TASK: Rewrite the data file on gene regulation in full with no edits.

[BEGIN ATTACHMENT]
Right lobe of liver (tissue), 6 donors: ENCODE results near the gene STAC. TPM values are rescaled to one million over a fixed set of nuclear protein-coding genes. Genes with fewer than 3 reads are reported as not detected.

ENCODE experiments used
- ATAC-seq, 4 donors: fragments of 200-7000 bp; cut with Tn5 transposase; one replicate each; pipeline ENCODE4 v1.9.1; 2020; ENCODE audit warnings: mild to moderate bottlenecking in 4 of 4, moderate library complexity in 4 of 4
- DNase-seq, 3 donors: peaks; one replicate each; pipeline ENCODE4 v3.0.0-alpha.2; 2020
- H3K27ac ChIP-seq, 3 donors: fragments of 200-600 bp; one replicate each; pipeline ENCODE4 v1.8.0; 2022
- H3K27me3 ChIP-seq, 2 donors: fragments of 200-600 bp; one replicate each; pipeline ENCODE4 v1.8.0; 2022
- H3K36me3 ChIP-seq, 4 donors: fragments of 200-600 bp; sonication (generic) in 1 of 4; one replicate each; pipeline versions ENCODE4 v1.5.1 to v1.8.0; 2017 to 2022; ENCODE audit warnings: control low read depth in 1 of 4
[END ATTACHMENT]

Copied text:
Right lobe of liver (tissue), 6 donors: ENCODE results near the gene STAC. TPM values are rescaled to one million over a fixed set of nuclear protein-coding genes. Genes with fewer than 3 reads are reported as not detected.

ENCODE experiments used
- ATAC-seq, 4 donors: fragments of 200-7000 bp; cut with Tn5 transposase; one replicate each; pipeline ENCODE4 v1.9.1; 2020; ENCODE audit warnings: mild to moderate bottlenecking in 4 of 4, moderate library complexity in 4 of 4
- DNase-seq, 3 donors: peaks; one replicate each; pipeline ENCODE4 v3.0.0-alpha.2; 2020
- H3K27ac ChIP-seq, 3 donors: fragments of 200-600 bp; one replicate each; pipeline ENCODE4 v1.8.0; 2022
- H3K27me3 ChIP-seq, 2 donors: fragments of 200-600 bp; one replicate each; pipeline ENCODE4 v1.8.0; 2022
- H3K36me3 ChIP-seq, 4 donors: fragments of 200-600 bp; sonication (generic) in 1 of 4; one replicate each; pipeline versions ENCODE4 v1.5.1 to v1.8.0; 2017 to 2022; ENCODE audit warnings: control low read depth in 1 of 4